WHILE GOVERNMENT CAN make a case for keeping some things confidential, no government entity should be so secret that it is virtually free of public oversight in the form of Congress. That has been the irresponsible nature of the operation of a 24-year-old secret court within the federal justice system.
Congress created the Foreign Intelligence Surveillance Court back in 1978, primarily to give the Justice Department a top-secret avenue to gain wiretap authority for terrorism and espionage cases. In matters where national security is at risk, investigators would not want to let spies and terrorists know justice is on their trail.
But the secrecy shouldn’t be perpetual. Nor should the Surveillance Court be immune from congressional oversight. The Justice Department made that clear after confessing that the FBI had misled the court in more than 75 applications to obtain wiretap authority.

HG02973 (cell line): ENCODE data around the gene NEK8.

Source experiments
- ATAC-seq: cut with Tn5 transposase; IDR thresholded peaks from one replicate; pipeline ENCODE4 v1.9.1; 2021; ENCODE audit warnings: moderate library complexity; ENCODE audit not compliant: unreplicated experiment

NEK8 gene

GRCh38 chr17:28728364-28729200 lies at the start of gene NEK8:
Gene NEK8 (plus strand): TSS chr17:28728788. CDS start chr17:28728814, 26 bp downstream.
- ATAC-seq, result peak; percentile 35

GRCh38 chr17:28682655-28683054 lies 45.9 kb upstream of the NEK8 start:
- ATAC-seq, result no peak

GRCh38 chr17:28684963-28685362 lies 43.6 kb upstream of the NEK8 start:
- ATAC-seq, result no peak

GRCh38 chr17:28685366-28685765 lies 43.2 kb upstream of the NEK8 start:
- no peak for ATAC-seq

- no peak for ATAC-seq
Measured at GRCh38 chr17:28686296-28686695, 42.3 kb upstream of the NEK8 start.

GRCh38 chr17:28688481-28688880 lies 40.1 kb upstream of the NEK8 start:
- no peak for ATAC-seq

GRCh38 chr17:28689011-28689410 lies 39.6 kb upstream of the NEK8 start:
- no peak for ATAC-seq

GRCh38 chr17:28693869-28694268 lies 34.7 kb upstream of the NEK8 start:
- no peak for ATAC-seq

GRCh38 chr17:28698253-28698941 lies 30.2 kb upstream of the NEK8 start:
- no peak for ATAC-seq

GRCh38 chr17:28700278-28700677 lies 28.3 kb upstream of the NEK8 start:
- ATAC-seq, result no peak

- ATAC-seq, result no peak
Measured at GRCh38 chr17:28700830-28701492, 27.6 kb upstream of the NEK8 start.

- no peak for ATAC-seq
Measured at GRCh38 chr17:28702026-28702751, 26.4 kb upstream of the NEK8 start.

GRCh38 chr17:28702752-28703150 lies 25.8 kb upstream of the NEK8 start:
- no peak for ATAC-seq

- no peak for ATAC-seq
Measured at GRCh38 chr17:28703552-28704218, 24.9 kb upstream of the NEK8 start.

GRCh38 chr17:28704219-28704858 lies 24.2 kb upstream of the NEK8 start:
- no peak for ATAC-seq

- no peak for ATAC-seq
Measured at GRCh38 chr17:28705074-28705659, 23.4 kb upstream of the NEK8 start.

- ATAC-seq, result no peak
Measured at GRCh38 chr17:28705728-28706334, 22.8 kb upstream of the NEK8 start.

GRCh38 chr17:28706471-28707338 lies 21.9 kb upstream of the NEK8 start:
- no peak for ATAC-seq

Congress proved its ability to conduct hearings without compromising intelligence over the past few weeks as it probed miscommunications and gaffes in the weeks leading up to the Sept. 11 terrorism. Now, lawmakers should set up a regular check on the court to make sure neither judges, nor the Justice Department, are abusing its secrecy privileges.
That’s especially important in the terrorism fight, which tempts prosecutors to be ever more secret. The Surveillance Court issued a harsh rebuke of Attorney General John Ashcroft for trying to stretch the new latitude afforded his office by the USA Patriot Act. But that came to light only last month, when the Senate Judiciary Committee asked for a copy of the ruling. Ashcroft appealed to the Court of Review, which also meets in secret. It’s time to let some sun shine in.
Knight Ridder/Tribune News Servic